A monumental earthwork reclamation project and the first man-made virgin forest, situated in Ylöjärvi, Western Finland. The site was dedicated by the President of Finland upon its completion in 1996 and is legally protected for the next four hundred years.
6000 trees of an endangered species with varying heights at maturity were planted into five spirals by the artist, creating a step pyramid for each spiral when the trees are fullgrown. The trees help alleviate serious land erosion and desertification threatening Australia.
A 25-year master plan to unite a 100 kilometer-long string of forts dating from the sixteenth to the nineteenth centuries. Incorporating water and flood management, urban planning, historical preservation, landscaping, and tourism into a single plan.
North Waterfront Park Masterplan, Berkeley, California, 1988-91. Site plan and art concept.
A conceptual master plan was developed for the conversion of a 97-acre municipal landfill, surrounded by water on three sides in the San Francisco Bay, into an oasis for people and nature.
The Living Pyramid, Agnes Denes, documenta 14, Kassel, Nordstadtpark
One in a series of large earth sculptures, The Living Pyramid, is the first Denes sculpture in New York City in over 3 decades. Sculpture is scheduled from May - August 2015.
Beginning in 1968, she began an intensive exploration of philosophy through art. The result was, according to Jill Hartz of Cornell University, "an amazing body of work, distinguished by its intellectual rigor, aesthetic beauty, conceptual analysis, and environmental concern."
Paradox and Essence (Philosophical Drawings), 1976, Published by Tau/ma Press, Rome, Italy, in English and Italian. Edition of 200; 60 pages
Sculptures of the Mind, 1976, Published by the University of Akron Press, Akron, Ohio. Edition of 1,000, 250 signed and numbered; 50 pages
Isometric Systems in Isotropic Space: Map Projections (from the Study of Distortions Series, 1973-1979), 1979. Published by Visual Studies Workshop Press, Rochester, New York. Edition of 200 hardback copies in silver foil, signed and numbered by the artist; edition of 600 in paperback; 100 pages, color and black and white throughout, 29 original drawings specially created for the book, 22 transparent pages.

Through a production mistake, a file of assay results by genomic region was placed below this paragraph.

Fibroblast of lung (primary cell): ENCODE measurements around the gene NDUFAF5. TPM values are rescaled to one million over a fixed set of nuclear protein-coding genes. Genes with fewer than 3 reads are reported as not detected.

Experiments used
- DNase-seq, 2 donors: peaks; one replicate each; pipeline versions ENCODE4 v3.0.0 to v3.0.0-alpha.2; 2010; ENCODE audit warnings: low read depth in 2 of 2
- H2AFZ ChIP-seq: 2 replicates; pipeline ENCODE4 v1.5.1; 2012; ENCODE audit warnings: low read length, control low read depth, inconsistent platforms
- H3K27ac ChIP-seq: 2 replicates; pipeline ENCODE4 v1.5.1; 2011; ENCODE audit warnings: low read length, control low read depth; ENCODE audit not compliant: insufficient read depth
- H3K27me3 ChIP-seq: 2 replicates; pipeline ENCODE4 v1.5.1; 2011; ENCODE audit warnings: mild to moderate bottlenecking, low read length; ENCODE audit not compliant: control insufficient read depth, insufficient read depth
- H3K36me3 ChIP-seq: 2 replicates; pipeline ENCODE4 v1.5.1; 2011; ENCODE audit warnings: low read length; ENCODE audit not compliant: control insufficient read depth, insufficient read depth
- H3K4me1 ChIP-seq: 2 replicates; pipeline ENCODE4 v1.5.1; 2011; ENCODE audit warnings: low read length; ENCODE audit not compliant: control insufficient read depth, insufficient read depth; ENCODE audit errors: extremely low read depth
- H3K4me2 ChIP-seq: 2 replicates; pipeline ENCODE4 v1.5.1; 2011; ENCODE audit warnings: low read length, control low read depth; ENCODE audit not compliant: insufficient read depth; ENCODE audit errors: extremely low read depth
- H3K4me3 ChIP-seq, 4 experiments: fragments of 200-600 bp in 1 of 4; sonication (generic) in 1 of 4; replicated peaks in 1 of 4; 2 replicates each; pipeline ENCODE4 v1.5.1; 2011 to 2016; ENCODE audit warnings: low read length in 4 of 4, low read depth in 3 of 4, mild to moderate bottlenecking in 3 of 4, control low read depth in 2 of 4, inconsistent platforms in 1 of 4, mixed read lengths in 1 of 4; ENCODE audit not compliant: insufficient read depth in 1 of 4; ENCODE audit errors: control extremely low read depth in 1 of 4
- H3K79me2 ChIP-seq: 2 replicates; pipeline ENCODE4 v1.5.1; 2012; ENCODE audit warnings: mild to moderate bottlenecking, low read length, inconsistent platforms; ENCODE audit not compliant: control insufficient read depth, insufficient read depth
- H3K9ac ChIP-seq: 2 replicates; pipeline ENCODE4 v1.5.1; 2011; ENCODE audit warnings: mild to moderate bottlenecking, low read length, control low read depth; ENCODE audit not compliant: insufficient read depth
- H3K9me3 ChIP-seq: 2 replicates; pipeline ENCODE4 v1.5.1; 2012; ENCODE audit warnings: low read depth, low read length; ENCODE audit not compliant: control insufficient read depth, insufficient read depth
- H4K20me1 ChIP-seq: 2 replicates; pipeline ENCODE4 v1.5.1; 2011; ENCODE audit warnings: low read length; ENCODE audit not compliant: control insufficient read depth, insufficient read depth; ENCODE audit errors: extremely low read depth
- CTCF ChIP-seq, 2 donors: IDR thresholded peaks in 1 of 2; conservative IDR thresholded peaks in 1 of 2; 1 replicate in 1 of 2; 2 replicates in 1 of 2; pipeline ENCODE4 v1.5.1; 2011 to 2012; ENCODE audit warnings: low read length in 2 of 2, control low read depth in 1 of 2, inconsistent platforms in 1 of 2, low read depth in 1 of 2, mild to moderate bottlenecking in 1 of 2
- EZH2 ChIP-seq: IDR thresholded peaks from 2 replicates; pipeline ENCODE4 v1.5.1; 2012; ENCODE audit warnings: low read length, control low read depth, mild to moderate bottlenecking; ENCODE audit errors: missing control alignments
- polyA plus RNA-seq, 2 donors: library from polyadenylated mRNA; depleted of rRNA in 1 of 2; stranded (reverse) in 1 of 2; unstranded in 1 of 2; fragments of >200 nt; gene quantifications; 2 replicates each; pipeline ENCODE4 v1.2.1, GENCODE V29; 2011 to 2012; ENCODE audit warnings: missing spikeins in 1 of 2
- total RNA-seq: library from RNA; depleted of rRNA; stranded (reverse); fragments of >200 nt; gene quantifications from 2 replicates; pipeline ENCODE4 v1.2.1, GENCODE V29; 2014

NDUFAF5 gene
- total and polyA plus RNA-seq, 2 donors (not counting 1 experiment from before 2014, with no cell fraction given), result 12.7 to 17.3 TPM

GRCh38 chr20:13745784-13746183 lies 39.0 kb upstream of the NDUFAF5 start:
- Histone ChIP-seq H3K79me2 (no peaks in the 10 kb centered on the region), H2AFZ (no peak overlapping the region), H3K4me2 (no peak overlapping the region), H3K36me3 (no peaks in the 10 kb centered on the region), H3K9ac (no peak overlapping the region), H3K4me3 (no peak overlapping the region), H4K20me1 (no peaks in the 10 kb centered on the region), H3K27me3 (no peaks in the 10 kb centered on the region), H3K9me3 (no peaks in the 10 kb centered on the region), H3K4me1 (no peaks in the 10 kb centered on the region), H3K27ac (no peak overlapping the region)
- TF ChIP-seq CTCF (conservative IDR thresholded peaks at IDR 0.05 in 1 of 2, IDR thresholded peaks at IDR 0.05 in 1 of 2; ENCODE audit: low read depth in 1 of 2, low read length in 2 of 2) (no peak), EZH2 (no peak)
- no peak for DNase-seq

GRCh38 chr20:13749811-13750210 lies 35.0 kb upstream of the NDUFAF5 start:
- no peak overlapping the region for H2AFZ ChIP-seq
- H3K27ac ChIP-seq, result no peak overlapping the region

Original drawings for Isometric Systems, from the Museum of Modern Art Collection
Early Philosophical Drawings, Monoprints, and Sculpture 1970-1973
Book of Dust: The Beginning and the End of Time and Thereafter, 1989 Visual Studies Workshop Press, Rochester, New York. Edition of 1,100 of which 200 are signed with an original artwork. Insert ("The Debate - 1 Million B.C. - 1 Million A.D.); 200 pages, 16 full-page duotones 
The Human Argument, 2008 Spring Publications, Putnam, Connecticut.
Poetry Walk—Reflections: Pools of Thought, 2000 Charlottesville, Va.: University of Virginia Art Museum.
What ties it all together is Ms. Denes's insistence on marrying ambitious intellectual ideas with exquisite formal execution. In contrast to many of her conceptual and land-art peers, she has always been deeply involved with drawing.
In the history of art there have been a few artists' artists—individuals who have emphasized in their work the raising of provocative questions and who have also tested the limits of art by taking it into new, unforeseen areas and by using it for distinctly new functions. Agnes Denes is one of these special artists.
A gallery exhibition can only suggest how far and wide the polymathic Ms. Denes has ranged over material and mental worlds during the past four decades. It would take a full-scale museum retrospective to do that.